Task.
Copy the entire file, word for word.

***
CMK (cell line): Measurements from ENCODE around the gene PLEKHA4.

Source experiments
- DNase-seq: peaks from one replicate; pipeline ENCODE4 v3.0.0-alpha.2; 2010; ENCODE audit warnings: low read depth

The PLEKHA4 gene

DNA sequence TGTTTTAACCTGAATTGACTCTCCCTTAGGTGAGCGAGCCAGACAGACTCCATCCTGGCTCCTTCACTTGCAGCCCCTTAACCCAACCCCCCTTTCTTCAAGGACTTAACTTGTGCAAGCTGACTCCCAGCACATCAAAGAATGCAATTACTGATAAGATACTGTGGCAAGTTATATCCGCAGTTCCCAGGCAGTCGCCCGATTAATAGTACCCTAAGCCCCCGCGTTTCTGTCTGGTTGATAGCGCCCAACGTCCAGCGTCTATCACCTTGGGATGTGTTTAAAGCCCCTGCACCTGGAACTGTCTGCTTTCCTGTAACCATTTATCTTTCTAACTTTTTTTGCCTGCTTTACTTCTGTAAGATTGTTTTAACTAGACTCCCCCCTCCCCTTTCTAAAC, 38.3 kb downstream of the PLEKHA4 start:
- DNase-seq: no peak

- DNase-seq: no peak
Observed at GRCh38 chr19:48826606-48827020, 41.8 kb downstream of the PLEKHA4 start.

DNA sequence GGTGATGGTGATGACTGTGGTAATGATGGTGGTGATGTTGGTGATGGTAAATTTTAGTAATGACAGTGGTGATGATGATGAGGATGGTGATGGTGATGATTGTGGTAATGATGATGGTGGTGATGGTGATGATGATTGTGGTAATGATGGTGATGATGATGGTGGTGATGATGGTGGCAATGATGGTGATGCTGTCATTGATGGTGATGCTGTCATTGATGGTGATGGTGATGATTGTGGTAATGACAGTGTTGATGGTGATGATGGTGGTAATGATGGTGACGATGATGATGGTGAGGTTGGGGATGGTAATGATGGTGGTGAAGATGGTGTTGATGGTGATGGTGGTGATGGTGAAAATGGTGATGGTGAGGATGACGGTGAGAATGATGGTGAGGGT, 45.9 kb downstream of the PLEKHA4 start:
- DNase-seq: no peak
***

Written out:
CMK (cell line): Measurements from ENCODE around the gene PLEKHA4.

Source experiments
- DNase-seq: peaks from one replicate; pipeline ENCODE4 v3.0.0-alpha.2; 2010; ENCODE audit warnings: low read depth

The PLEKHA4 gene

DNA sequence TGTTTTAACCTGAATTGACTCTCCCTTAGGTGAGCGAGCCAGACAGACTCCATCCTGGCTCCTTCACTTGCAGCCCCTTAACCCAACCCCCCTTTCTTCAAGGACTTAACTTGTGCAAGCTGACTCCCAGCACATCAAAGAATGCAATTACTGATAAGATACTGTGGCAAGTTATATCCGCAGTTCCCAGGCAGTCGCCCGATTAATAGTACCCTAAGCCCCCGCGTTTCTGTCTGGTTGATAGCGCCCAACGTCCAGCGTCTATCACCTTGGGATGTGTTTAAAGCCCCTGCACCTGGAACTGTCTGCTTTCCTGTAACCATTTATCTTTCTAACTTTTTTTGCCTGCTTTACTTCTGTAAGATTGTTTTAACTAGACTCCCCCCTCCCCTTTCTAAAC, 38.3 kb downstream of the PLEKHA4 start:
- DNase-seq: no peak

- DNase-seq: no peak
Observed at GRCh38 chr19:48826606-48827020, 41.8 kb downstream of the PLEKHA4 start.

DNA sequence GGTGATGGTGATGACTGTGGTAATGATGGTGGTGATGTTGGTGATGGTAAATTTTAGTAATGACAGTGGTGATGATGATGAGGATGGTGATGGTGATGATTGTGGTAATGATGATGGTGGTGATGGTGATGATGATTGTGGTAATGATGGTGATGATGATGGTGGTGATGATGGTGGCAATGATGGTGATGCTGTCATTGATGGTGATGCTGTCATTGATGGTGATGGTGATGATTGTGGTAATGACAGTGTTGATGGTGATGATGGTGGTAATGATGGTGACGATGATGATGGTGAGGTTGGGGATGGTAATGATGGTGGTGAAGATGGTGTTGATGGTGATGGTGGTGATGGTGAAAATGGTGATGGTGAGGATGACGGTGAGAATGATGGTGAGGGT, 45.9 kb downstream of the PLEKHA4 start:
- DNase-seq: no peak